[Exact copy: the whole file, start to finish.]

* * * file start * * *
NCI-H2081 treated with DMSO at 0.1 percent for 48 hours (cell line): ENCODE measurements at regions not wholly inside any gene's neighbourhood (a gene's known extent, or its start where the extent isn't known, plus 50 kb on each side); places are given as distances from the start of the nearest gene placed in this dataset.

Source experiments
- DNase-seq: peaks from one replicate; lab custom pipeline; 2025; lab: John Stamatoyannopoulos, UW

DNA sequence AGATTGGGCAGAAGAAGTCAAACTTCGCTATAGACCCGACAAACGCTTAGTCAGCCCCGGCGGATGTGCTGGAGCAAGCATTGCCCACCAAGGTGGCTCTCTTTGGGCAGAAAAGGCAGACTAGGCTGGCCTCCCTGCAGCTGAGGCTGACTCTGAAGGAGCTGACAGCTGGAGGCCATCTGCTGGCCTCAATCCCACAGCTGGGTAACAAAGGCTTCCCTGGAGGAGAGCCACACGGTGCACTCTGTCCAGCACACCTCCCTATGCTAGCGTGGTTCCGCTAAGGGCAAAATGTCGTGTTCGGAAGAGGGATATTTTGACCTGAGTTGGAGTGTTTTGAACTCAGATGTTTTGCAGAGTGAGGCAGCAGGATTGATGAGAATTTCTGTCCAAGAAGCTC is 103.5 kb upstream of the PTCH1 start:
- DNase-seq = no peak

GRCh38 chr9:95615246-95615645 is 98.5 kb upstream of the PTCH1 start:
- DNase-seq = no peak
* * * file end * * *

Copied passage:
NCI-H2081 treated with DMSO at 0.1 percent for 48 hours (cell line): ENCODE measurements at regions not wholly inside any gene's neighbourhood (a gene's known extent, or its start where the extent isn't known, plus 50 kb on each side); places are given as distances from the start of the nearest gene placed in this dataset.

Source experiments
- DNase-seq: peaks from one replicate; lab custom pipeline; 2025; lab: John Stamatoyannopoulos, UW

DNA sequence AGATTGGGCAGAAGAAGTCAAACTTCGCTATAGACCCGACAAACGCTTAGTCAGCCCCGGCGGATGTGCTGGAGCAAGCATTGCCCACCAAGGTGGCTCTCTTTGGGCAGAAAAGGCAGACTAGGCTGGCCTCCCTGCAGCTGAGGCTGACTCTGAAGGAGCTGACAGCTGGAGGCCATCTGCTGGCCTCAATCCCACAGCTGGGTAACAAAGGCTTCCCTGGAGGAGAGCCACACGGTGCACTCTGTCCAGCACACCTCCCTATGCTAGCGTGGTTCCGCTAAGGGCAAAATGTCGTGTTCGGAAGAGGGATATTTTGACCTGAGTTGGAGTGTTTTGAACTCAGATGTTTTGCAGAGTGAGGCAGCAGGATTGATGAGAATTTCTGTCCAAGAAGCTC is 103.5 kb upstream of the PTCH1 start:
- DNase-seq = no peak

GRCh38 chr9:95615246-95615645 is 98.5 kb upstream of the PTCH1 start:
- DNase-seq = no peak